An adaptable and transferrable project based on a heart-lung machine design challenge

Stephanie Farrell, Taryn Melkus Bayles, Patricia M. Kieran

Research output: Contribution to journalConference articlepeer-review

2 Scopus citations

Abstract

A heart-lung machine is used to take over the function of the heart and lungs during a surgical procedure in which the heart must be stopped. This machine makes possible a variety of life-saving surgeries such as heart transplants, bypass surgery, and valve replacement. Blood oxygenators are used in more than one million procedures annually, and their total market is over $500 million per year. This paper describes how a heart-lung machine design challenge was used in four different educational contexts: high school science courses in the United States, a multidisciplinary first year engineering course at a university in the United States, a second year chemical & bioprocess engineering course at a university in Ireland, and an upper level chemical engineering core course (Transport II). The design challenge required students to design, build, and test a heart-lung machine to simulate the performance of a clinical cardiopulmonary bypass system. The project proved to be adaptable and transferrable to different contexts with different learning objectives, assessment, instructional strategy, student population, and details of implementation.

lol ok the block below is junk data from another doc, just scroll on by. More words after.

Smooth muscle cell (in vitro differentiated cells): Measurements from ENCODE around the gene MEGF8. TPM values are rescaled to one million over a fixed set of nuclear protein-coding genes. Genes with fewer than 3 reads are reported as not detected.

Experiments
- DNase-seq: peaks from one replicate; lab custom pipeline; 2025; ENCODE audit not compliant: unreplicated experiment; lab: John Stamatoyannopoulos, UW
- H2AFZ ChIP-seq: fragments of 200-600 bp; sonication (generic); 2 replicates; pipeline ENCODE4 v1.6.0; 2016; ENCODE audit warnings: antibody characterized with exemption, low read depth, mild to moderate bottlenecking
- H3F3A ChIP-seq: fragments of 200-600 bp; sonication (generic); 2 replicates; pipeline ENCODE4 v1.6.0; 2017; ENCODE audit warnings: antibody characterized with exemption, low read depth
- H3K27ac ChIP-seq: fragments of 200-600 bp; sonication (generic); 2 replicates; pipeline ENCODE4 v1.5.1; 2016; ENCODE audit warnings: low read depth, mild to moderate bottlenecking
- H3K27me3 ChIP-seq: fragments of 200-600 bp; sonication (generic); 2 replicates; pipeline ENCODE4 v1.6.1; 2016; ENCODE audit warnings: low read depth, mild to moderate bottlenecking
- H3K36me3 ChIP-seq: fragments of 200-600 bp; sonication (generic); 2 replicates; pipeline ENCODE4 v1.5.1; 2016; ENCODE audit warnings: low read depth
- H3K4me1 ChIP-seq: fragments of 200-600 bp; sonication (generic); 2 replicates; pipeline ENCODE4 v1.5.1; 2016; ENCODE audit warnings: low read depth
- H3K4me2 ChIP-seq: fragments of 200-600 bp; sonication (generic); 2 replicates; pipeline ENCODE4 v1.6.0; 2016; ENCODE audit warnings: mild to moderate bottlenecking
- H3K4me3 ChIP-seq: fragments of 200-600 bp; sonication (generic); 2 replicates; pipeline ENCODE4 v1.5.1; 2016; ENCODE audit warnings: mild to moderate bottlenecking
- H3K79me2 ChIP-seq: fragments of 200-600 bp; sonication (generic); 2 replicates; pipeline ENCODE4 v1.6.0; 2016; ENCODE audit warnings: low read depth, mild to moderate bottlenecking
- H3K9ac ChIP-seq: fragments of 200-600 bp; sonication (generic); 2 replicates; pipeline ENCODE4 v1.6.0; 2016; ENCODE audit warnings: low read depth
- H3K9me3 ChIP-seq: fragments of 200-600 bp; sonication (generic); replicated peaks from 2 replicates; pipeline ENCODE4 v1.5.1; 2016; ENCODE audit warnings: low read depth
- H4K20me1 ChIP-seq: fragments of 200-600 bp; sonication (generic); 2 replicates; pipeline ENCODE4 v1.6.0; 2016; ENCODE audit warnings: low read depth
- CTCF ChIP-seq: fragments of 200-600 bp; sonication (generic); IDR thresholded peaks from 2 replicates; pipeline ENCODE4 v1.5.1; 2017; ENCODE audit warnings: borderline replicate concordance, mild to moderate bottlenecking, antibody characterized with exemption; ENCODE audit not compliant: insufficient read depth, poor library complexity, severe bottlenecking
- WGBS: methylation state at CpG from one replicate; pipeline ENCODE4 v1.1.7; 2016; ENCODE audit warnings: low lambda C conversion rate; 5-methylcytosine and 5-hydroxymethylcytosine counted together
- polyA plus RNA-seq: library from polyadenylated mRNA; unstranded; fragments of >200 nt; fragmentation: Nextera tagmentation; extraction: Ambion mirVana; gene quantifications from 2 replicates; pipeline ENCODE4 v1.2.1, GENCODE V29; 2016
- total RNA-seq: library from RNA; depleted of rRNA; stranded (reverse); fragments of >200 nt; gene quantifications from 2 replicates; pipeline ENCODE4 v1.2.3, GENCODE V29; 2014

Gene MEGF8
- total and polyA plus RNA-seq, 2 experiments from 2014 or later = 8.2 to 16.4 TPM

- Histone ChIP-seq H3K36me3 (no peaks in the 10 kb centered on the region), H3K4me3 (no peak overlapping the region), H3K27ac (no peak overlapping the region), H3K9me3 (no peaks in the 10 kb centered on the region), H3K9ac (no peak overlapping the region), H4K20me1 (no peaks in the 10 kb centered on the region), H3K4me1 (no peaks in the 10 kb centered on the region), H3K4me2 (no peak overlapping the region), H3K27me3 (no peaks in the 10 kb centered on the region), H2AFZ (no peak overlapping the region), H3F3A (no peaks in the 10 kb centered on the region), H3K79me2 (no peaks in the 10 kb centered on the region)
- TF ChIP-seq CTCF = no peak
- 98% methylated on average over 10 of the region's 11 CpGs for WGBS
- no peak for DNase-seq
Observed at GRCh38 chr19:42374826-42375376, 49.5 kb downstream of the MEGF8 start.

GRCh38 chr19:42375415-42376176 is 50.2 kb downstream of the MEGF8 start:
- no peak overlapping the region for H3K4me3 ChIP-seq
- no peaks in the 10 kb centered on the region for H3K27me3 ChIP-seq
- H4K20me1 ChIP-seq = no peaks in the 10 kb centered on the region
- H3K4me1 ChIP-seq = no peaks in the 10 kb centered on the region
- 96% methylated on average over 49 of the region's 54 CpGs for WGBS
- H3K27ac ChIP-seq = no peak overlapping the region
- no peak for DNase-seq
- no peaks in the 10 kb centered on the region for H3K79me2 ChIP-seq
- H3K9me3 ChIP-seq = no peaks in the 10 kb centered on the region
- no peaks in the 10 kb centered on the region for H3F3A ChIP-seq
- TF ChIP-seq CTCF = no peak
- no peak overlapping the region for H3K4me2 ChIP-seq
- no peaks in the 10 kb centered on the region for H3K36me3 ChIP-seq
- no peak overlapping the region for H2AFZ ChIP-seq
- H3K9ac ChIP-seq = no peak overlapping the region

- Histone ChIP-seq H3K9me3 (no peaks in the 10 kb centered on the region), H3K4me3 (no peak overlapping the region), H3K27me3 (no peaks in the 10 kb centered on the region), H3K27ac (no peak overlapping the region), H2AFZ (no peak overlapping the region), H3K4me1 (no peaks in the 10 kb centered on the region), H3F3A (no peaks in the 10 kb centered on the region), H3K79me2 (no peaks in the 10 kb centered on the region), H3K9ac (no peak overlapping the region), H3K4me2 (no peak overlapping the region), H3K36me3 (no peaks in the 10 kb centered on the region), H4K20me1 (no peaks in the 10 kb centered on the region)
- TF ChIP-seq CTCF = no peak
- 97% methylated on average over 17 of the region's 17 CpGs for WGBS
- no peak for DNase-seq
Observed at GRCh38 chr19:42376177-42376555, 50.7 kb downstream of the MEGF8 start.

Original languageEnglish (US)
JournalASEE Annual Conference and Exposition, Conference Proceedings
Volume2016-June
StatePublished - Jun 26 2016
Event123rd ASEE Annual Conference and Exposition - New Orleans, United States
Duration: Jun 26 2016Jun 29 2016

All Science Journal Classification (ASJC) codes

  • General Engineering

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